SARS-Cov-2 infected patients appear to be protected for a minimum of eight months against new infection. However, both Brazil and South Africa have reported inferior protection. This is probably linked to the appearance of viral variants with a high prevalence in these countries (P1 and B.1.351, respectively).
The two variants mentioned are part of the so-called VOCs, variants of concern, with mutations in regions of the viral envelope protein known as “spicule”. It interacts with the ACE2 receptor, the entry gate of the virus to cells. Therefore, these variants may no longer be recognized by neutralizing antibodies generated after the administration of vaccines or during a previous infection.
The vaccines that are being used contain only the viral surface protein (spicule) and their sequence is that described in January 2020 (Wuhan strain). In some of these vaccines, the three-dimensional structure of the protein has been stabilized in a conformation that facilitates the generation of neutralizing antibodies that prevent cell infection.
There are several strategies that allow evaluating the importance of these variants in the evasion of immunological memory achieved with vaccination or infection.
Studies carried out in the laboratory have shown that the antibodies present in the sera of convalescent or vaccinated patients are capable of hindering the infection of susceptible cell lines by these viral variants. This protection against cell infection is called neutralization, and only some antibodies that bind to the spike have this property.
The size of the area of interaction with the ACE2 receptor causes that some viral variants are better neutralized by sera from some patients and worse by those of others. Unfortunately, the neutralization of some of these variants requires a higher concentration of antibodies, so this neutralization capacity can be lost over time.
It has not yet been possible to define an antibody concentration threshold that allows predicting whether or not there is protection. This partial resistance to neutralization is more pronounced in the variants in which amino acid 484 of the spike has mutated, as occurs in the P1 and B.1.351 variants.
The greater resistance to neutralization of B.1.351 demonstrates the participation of other regions present in the spicule. Fortunately, changes in position 501 do not significantly alter the ability to neutralize the virus by antibodies present in the serum of vaccinated patients. This mutation is present in variant B.1.1.7, first identified in the United Kingdom and currently the majority in Spain and Europe.
Clinical trials conducted in populations where variants partially resistant to neutralization in vitro
The South African clinical trial of the AstraZeneca vaccine showed that the vaccine did not protect against mild or moderate infection. However, other licensed vaccines, such as the Janssen adenovirus vaccine, mRNA vaccines and a vaccine in which the spicule is administered in nanoparticle form, do protect against infection by this variant, although a decrease in the effectiveness.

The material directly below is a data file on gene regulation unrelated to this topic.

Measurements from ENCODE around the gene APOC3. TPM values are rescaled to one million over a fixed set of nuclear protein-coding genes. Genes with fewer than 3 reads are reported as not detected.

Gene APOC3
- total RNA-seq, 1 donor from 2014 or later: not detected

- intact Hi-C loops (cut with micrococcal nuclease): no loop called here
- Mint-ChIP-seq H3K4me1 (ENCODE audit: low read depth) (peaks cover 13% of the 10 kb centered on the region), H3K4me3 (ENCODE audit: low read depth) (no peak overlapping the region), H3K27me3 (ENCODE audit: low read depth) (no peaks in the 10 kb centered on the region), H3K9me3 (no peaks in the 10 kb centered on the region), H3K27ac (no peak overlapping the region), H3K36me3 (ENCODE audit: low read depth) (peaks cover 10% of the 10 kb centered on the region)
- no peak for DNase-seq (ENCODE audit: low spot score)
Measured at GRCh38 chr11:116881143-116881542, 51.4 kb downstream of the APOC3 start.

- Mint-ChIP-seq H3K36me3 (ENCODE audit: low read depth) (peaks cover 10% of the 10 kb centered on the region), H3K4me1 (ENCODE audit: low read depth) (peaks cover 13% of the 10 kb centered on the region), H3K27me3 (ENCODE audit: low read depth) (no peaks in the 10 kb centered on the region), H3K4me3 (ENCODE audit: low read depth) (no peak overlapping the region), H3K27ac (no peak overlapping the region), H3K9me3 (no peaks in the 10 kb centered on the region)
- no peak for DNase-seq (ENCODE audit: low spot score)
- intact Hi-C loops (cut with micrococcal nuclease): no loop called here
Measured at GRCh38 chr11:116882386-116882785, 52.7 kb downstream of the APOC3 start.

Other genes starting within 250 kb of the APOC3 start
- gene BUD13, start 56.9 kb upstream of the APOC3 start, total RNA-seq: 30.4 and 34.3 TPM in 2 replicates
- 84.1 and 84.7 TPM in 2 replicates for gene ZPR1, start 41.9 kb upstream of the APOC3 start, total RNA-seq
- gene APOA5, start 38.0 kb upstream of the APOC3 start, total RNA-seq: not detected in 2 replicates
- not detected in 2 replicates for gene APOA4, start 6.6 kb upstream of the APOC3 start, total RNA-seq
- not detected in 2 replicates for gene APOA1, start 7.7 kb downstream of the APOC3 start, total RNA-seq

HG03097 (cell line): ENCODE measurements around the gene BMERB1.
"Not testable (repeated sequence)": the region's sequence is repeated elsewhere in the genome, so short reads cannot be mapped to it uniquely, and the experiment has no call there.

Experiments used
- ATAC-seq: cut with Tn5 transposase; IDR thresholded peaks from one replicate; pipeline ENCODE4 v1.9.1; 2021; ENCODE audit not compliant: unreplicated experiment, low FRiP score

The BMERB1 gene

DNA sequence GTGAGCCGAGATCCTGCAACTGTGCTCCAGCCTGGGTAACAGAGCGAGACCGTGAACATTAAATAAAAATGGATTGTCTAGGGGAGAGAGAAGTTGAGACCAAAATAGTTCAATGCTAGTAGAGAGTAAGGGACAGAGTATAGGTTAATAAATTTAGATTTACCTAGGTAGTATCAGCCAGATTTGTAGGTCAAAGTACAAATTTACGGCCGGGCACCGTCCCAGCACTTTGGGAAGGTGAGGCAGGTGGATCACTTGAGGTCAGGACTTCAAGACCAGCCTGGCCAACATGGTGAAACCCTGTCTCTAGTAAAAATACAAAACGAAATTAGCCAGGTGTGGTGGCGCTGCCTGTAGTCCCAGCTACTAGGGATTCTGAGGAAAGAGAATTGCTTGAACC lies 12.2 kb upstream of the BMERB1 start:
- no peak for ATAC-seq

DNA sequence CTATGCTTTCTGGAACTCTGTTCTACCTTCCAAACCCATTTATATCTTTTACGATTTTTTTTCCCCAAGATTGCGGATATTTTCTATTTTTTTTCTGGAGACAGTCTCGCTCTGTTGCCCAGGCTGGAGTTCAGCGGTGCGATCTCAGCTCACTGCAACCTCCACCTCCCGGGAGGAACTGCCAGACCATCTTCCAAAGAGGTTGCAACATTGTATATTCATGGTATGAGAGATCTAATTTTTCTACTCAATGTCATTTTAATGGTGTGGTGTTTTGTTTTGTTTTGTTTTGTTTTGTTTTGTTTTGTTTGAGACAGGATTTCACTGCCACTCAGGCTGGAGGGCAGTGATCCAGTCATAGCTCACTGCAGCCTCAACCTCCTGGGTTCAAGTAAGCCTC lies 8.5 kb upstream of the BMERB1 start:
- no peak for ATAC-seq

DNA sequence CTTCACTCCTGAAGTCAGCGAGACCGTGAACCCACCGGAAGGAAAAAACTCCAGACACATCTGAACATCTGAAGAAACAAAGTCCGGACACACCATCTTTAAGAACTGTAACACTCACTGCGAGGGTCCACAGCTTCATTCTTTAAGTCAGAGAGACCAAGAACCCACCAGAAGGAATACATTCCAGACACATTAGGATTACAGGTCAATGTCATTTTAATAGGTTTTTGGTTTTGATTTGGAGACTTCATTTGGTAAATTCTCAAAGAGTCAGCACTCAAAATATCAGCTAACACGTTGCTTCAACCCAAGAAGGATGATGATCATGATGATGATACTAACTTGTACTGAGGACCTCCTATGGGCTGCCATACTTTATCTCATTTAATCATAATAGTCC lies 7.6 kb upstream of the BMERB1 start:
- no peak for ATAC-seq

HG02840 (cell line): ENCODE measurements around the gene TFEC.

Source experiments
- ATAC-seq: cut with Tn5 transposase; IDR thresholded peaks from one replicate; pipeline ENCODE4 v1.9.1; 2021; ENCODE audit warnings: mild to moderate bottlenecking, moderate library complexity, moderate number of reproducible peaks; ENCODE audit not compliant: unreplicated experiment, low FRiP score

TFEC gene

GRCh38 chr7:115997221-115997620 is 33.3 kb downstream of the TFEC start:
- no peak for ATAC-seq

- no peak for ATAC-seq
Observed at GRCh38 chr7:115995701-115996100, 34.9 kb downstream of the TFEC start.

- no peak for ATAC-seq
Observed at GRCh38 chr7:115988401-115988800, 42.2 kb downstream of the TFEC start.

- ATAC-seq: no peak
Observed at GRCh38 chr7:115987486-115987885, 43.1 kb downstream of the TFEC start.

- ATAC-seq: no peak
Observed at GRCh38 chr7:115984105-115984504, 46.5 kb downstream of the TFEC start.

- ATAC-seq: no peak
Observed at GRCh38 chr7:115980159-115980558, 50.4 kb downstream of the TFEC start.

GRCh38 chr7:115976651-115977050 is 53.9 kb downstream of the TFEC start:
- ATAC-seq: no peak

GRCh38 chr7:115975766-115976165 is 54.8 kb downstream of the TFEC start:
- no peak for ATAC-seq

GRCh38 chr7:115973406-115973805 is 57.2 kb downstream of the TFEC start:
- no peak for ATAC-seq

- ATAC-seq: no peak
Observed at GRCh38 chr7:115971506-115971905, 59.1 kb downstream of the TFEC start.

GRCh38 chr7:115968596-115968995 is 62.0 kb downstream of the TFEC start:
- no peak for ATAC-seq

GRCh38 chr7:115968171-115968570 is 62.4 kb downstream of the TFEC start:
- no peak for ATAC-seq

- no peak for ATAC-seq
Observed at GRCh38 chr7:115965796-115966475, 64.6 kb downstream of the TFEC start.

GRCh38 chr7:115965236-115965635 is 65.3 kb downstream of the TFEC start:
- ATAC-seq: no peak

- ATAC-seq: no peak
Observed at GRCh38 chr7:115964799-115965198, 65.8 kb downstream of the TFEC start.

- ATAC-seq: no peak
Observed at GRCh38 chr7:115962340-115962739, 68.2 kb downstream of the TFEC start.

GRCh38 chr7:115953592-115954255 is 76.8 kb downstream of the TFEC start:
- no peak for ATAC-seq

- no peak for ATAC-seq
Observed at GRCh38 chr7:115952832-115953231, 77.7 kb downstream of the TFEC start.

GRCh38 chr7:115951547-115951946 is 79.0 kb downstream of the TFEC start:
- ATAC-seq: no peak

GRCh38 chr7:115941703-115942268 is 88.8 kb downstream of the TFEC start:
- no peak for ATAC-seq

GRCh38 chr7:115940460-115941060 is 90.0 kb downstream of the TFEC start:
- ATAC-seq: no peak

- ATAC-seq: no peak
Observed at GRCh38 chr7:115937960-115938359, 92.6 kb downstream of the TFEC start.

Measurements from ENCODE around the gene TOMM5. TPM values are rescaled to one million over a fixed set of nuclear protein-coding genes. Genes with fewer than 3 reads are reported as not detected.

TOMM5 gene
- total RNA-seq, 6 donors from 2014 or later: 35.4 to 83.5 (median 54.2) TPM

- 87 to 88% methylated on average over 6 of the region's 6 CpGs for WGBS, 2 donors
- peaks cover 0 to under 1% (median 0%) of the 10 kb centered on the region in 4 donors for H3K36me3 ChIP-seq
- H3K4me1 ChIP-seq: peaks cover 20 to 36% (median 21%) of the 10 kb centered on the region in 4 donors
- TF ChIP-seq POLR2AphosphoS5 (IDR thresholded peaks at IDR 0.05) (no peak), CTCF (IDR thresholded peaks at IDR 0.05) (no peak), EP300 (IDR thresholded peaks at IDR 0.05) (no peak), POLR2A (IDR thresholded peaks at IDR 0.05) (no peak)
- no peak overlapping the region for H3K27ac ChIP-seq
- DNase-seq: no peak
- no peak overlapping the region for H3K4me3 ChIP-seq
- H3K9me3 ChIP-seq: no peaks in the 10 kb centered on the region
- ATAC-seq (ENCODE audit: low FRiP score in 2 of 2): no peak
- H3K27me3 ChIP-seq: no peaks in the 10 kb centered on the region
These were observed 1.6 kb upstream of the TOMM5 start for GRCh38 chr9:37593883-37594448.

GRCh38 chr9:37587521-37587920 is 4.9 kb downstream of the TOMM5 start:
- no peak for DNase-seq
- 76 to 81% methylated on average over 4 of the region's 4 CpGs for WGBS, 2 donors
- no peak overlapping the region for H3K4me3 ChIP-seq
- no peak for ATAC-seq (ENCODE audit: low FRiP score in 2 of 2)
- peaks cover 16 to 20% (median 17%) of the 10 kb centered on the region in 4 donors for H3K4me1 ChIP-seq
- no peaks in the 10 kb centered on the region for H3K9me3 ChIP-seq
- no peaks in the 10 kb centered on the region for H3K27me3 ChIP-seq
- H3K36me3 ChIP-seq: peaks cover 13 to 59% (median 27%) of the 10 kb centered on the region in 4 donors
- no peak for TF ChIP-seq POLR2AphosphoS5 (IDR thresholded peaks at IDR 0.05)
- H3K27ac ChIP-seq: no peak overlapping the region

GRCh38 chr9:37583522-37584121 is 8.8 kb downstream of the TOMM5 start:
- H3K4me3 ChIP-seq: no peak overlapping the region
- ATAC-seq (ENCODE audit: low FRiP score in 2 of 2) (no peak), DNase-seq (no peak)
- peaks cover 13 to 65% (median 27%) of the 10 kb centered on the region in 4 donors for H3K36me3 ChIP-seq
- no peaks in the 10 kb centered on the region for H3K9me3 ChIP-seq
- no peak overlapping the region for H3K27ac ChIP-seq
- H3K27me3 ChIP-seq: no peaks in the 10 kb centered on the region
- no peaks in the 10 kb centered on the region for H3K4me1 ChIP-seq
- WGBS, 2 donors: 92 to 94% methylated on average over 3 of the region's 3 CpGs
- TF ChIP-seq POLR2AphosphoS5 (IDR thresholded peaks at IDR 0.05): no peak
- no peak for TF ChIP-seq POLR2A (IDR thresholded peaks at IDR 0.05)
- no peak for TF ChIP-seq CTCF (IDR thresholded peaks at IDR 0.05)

Vaccination-generated memory T lymphocytes, which recognize spike peptides preserved in the different variants, may also play an important role in this protection.
The results obtained in real life in countries that have achieved high vaccination coverage have shown that the approved vaccines have enormous efficacy against the B.1.1.7 variant, the majority in Israel and the United Kingdom. Furthermore, there is less transmission due to asymptomatic patients.
Some vaccines could protect from infection by variants partially resistant to neutralization in vitro (B.1.351) even better than infection by previously circulating viruses. It has been suggested that the changes in the three-dimensional structure of the spike present in some of these vaccines may generate a broader and more diverse response, thereby reducing the resistance to neutralization of viruses that have mutated amino acid 484.
This is coupled with the high concentration of neutralizing antibodies achieved after vaccination, which is even higher in patients who had previously been ill with covid-19. Furthermore, the sera of these patients, convalescent and vaccinated, are capable of neutralizing viral variants that were partially resistant before vaccination.
Currently, clinical trials are being developed in which vaccines (adenovirus and mRNA) are alternated or a new dose of the spike is provided with the mutations present in the B.1.351 variant.
It is essential to establish surveillance and evaluation strategies that allow the precise analysis of the efficacy of the different vaccine strategies in the prevention of symptomatic disease or the capacity to transmit variants of concern or interest that have already been identified or that may appear in the future.
The experimental and observational results are encouraging, given that the vaccines in use appear to provide protection even in the context of the emergence of new variants.